Revisiting a New(ish) Question Type: Understanding Questions that You Can't Review
Posted 10 Nov 2017 by Liberty Munson (Microsoft)
More than a year ago, I introduced a new item type that is a series of multiple choices questions that state a problem, a potential solution, and then ask you to indicate if the solution solved the problem (by selecting "Yes") or not (by selecting "No"). We'll call them Yes/No questions. They are on many of our exams, and if you've recently taken an exam, you have seen them.
The goal of this question type is to evaluate whether or not you can determine a correct solution to a problem when you see it. You should be able to do this without reference to other possible solutions that you would see if this a typical multiple choice question with the usual accoutrement of 3 or more answer choices. After all, in the real world, you are not presented with multiple solutions that you get to select from . . . well, at least not in the artificial way they are presented in multiple choice questions. You may have to brainstorm multiple solutions, and then pick the best one; but, if a solution makes your list for consideration, odds are high that it has some chance of solving the problem, rather than our typical distractors that won't.
Why am I blogging about this again? As many of you know, I read all the comments on our beta exams and good selection of them on our live exams. And, although we have clear instructions preceding these items about what to expect, most of the comments are along the lines of "I didn't know that I wouldn't be able to review/return to the question." So, I thought this was worth another blog to see if I could increase awareness about this experience.
I completely understand that you may not like that you can't return to questions, review, and possibly change your answer. I get it. That being said, I see the value in this type of question because it really assesses whether you recognize if a solution will actually solve the problem without relying on test taking strategies that allow some to "game" their way into the correct answer without actually knowing it. So, to address the second most common comment that I read—we should be allowed to return to questions and change our answers—actually defeats the purpose of this item type. Removing the ability to return to items is by design. Many of you are smart enough to eliminate at least one distractor; some of you can eliminate two simply by comparing them to each other. It's an age-old test taking strategy that allows people to increase the odds of answering a question correctly even when they don't know the answer. But, if I'm going to certify you or call you an "expert," I need to be sure you really do have the necessary skills and abilities. This question type allows me to do that.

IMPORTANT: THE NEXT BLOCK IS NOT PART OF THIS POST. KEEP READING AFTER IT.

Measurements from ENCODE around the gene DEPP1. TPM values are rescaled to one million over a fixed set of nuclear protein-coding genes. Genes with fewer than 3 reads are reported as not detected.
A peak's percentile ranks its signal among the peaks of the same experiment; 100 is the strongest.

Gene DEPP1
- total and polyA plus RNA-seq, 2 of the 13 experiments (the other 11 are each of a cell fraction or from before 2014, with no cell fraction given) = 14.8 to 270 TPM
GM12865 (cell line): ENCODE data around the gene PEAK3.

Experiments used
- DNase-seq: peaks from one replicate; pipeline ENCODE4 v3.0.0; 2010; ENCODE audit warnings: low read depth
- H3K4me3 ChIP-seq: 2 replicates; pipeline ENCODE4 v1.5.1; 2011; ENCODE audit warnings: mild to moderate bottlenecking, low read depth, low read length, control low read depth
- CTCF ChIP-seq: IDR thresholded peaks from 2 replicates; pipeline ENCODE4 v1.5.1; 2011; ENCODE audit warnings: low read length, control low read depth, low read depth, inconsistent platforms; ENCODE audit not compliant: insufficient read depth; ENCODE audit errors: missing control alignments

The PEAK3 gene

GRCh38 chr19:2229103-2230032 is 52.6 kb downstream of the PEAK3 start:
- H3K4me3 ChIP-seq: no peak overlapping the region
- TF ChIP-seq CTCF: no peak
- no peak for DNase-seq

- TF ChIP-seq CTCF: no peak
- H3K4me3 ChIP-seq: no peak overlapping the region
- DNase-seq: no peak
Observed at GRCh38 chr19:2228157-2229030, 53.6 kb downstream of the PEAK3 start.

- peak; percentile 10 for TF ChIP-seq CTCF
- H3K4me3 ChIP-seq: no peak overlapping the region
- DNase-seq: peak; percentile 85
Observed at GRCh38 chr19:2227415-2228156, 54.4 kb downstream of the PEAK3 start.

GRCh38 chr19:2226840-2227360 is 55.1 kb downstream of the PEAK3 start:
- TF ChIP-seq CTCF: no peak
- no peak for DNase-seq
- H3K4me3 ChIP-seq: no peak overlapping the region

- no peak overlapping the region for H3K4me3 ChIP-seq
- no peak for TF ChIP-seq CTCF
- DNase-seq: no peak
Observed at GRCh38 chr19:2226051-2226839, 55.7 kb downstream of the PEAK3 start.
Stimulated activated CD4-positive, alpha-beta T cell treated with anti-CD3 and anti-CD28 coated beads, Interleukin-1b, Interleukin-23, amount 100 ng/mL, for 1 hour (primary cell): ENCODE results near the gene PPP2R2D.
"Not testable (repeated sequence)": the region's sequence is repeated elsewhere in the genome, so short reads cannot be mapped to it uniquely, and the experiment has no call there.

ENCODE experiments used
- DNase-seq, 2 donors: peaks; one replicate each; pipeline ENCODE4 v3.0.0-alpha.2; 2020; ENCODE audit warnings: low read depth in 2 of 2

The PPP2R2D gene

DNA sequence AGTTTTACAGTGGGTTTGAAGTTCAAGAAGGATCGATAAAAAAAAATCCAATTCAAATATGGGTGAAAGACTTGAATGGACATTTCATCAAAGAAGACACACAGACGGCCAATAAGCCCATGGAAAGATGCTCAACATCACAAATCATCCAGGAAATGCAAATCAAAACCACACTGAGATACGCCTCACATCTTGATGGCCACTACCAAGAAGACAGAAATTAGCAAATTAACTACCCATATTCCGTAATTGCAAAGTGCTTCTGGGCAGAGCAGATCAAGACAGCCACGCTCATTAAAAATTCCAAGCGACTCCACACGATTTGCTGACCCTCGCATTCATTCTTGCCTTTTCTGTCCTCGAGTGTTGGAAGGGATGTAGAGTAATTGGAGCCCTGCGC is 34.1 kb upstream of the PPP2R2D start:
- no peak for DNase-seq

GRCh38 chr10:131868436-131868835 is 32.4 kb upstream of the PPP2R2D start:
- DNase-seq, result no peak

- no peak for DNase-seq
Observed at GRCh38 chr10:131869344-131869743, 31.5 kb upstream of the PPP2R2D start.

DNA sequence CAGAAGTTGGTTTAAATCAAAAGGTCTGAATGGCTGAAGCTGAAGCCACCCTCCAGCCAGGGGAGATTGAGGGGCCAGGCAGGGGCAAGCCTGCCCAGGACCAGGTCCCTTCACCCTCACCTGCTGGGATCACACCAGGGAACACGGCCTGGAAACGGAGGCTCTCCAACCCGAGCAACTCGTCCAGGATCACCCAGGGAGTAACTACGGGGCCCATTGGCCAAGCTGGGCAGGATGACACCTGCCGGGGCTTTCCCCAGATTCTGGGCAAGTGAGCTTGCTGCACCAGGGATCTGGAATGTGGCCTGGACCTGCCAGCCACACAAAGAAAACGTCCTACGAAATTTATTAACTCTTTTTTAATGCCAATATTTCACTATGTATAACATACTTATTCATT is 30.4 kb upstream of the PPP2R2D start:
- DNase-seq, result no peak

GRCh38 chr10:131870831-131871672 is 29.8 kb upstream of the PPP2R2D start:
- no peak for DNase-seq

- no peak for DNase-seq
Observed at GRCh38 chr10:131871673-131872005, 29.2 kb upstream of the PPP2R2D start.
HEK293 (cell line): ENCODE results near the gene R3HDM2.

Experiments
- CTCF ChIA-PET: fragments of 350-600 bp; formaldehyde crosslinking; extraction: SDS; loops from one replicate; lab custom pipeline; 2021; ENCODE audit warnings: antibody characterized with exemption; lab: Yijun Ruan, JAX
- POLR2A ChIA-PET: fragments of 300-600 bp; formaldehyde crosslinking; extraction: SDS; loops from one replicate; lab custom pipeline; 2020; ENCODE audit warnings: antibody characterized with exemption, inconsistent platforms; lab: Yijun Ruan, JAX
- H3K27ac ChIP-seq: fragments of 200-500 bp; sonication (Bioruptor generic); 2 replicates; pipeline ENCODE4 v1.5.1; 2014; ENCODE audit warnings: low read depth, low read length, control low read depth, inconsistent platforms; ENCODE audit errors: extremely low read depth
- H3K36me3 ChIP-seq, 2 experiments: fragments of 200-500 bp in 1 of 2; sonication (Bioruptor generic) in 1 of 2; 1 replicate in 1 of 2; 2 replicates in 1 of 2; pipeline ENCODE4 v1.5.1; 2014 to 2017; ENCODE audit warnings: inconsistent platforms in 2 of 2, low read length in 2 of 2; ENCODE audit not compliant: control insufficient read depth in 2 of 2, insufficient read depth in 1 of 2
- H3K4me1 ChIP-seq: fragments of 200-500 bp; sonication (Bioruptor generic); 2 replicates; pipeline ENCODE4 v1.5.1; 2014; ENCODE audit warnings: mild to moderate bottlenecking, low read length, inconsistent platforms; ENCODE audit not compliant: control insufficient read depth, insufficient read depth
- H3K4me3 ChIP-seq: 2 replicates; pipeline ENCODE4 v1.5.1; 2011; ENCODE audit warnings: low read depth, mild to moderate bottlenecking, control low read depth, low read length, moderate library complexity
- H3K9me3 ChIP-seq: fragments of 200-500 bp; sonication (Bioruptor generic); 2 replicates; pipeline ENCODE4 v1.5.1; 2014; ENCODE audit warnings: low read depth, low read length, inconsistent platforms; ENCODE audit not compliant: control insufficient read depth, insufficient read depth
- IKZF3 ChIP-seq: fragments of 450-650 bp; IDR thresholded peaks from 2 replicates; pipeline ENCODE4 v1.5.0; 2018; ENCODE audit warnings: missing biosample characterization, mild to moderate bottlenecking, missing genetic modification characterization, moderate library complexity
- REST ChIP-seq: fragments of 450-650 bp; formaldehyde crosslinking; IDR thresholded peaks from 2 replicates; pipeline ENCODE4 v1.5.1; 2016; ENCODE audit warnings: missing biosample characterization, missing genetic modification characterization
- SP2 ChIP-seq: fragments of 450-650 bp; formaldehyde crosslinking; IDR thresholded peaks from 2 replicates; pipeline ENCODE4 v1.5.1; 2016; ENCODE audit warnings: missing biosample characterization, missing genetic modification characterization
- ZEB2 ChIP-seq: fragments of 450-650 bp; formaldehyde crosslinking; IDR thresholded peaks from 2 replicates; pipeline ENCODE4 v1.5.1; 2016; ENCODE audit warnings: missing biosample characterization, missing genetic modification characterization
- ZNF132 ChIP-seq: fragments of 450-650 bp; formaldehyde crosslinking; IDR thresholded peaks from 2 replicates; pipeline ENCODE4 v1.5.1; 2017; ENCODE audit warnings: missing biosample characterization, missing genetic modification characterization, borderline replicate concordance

Some tips for answering these questions:
Preceding these questions is an overview page with the following information.
Tip #1: Read it!
In this section, you will see one or more sets of questions with the same scenario and problem. Each question presents a unique solution to the problem, and you must determine whether the solution meets the stated goals. More than one solution might solve the problem. It is also possible that none of the solutions solve the problem.
After you answer a question in this section, you will NOT be able to return to it. As a result, these questions will not appear in the review screen.
Tip #2: Do NOT overthink these questions. Everything that you need to know to answer the question is in the problem statement. Don't make these questions more complicated by overthinking. By the way, this is good advice in general about all of our exam questions. We are NOT trying to trick you. If the solution doesn't completely solve the problem or is just the first step, the answer is "no." It doesn't solve the problem. It's as simple as that.
Tip #3: If you don't know, make your best guess. You can't return to these questions so any answer is better than no answer.
I hope this helps clarify why these Yes/No questions are on our exams, and you are better prepared for what to expect when you encounter them. I am planning to create an item tutorial specific to this question type and work with our practice test providers to ensure that these question types on our practice exams.
If you have other ideas on how to improve this experience (other than allowing you to return to them or removing them), let me know. I completely understand your dislike of them, but I hope you better understand their value in validating your knowledge, skills, and abilities and why they are on our exams.